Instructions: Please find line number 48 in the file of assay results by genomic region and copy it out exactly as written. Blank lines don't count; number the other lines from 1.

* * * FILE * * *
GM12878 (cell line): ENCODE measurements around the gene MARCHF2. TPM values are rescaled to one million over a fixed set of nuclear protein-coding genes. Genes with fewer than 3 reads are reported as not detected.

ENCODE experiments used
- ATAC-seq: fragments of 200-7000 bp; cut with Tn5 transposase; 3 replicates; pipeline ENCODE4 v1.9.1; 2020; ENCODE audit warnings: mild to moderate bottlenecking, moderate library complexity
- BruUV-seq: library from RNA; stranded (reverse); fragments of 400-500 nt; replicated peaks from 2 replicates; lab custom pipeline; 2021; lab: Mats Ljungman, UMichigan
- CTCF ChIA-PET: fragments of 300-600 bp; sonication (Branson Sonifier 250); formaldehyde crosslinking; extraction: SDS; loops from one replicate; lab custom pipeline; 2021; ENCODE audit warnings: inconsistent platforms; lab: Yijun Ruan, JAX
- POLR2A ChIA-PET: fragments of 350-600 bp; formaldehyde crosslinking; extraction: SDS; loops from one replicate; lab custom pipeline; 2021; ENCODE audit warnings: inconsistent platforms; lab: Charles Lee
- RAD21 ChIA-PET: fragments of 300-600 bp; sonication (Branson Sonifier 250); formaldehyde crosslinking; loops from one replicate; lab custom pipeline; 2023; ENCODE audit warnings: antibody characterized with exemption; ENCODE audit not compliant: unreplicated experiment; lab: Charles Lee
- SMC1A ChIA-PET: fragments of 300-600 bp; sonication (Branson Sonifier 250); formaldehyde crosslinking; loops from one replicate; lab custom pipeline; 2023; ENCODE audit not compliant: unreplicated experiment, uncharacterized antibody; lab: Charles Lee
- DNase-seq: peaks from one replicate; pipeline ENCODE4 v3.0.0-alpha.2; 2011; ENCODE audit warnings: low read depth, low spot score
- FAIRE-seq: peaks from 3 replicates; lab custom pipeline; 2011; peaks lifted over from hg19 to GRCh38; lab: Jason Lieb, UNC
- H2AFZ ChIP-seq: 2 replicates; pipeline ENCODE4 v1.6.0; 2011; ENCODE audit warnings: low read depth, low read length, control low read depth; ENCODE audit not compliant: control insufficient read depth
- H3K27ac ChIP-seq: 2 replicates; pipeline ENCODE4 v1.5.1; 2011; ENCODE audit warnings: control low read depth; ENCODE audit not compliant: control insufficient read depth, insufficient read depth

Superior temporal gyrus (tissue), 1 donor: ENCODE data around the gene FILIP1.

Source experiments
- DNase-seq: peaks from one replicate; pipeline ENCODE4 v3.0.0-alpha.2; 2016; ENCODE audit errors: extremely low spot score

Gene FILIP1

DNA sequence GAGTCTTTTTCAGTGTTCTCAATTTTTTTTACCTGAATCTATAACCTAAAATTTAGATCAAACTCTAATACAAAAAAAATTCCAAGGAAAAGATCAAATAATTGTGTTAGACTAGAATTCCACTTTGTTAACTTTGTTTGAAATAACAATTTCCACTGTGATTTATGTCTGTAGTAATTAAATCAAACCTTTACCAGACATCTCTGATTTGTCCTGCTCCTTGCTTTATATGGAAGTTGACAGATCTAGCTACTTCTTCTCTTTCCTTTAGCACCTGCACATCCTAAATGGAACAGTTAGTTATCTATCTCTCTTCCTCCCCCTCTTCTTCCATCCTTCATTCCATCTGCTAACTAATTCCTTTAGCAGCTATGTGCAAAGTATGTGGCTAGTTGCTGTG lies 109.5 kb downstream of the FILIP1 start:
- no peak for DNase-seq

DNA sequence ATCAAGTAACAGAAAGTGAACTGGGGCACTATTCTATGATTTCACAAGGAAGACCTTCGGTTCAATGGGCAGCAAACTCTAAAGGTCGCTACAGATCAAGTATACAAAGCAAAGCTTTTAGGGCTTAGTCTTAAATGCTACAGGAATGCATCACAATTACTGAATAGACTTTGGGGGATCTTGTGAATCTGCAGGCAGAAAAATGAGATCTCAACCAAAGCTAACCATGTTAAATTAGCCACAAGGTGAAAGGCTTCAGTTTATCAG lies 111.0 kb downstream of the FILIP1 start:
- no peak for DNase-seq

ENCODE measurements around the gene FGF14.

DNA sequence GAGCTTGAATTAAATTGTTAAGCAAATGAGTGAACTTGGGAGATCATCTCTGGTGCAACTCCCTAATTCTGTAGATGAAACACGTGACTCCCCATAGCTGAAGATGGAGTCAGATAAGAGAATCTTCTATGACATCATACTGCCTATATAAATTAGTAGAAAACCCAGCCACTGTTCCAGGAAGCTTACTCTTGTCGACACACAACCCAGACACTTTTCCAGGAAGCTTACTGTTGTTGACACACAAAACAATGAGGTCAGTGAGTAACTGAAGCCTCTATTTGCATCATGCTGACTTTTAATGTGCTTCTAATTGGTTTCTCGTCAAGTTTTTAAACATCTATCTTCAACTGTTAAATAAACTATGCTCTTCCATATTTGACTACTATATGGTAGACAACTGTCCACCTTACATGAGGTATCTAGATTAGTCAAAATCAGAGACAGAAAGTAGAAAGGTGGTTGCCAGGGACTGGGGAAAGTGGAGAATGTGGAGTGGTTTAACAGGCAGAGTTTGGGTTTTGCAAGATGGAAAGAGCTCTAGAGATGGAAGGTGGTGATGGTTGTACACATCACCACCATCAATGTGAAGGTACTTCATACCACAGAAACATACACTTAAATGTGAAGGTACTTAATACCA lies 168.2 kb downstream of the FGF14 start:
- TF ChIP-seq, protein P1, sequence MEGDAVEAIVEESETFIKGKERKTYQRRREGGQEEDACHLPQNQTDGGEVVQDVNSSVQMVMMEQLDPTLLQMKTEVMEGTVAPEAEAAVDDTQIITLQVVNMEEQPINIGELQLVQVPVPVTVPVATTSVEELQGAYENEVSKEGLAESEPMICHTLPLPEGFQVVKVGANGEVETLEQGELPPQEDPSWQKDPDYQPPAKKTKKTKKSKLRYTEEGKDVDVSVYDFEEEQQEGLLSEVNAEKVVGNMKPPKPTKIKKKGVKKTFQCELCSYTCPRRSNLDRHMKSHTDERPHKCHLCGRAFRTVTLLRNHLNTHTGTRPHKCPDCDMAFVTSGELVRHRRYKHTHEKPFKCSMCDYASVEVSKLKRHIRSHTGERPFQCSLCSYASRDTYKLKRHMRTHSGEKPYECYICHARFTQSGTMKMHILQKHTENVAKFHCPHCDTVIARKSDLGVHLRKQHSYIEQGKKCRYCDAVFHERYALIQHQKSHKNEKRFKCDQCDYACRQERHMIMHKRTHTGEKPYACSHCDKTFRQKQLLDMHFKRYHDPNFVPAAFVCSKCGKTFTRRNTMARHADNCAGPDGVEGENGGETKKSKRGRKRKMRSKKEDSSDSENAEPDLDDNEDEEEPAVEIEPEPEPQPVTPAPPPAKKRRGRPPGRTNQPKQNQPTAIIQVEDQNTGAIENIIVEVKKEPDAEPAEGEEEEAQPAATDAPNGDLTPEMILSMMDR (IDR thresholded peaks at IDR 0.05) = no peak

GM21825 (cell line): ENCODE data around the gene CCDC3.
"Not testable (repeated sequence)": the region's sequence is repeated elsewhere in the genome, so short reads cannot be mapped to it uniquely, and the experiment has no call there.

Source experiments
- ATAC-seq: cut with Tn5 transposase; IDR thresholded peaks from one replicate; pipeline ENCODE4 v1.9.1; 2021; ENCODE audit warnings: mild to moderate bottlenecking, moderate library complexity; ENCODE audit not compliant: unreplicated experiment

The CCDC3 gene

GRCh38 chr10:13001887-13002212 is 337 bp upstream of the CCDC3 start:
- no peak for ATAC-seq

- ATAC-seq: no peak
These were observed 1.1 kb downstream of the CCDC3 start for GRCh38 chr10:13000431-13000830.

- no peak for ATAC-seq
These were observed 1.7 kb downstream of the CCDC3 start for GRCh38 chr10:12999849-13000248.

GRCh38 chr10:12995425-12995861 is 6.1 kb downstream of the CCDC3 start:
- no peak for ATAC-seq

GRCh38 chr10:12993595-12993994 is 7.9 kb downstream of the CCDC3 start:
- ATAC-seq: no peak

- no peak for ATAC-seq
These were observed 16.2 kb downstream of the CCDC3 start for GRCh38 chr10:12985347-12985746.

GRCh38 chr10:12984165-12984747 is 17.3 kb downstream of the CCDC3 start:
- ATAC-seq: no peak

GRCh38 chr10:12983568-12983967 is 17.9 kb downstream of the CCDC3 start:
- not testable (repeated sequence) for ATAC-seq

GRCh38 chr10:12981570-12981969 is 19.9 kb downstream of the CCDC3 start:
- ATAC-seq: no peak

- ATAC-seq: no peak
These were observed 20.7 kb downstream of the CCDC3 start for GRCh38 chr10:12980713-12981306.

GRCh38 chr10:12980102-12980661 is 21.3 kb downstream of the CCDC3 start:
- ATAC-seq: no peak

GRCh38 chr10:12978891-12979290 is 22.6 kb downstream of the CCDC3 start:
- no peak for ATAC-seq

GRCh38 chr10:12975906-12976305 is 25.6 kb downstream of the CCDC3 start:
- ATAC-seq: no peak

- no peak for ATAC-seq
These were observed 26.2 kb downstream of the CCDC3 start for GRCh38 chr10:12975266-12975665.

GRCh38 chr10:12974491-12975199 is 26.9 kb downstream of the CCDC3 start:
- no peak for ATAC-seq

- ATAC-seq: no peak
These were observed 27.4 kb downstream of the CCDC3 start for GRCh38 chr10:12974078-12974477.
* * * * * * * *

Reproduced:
These were observed 20.7 kb downstream of the CCDC3 start for GRCh38 chr10:12980713-12981306.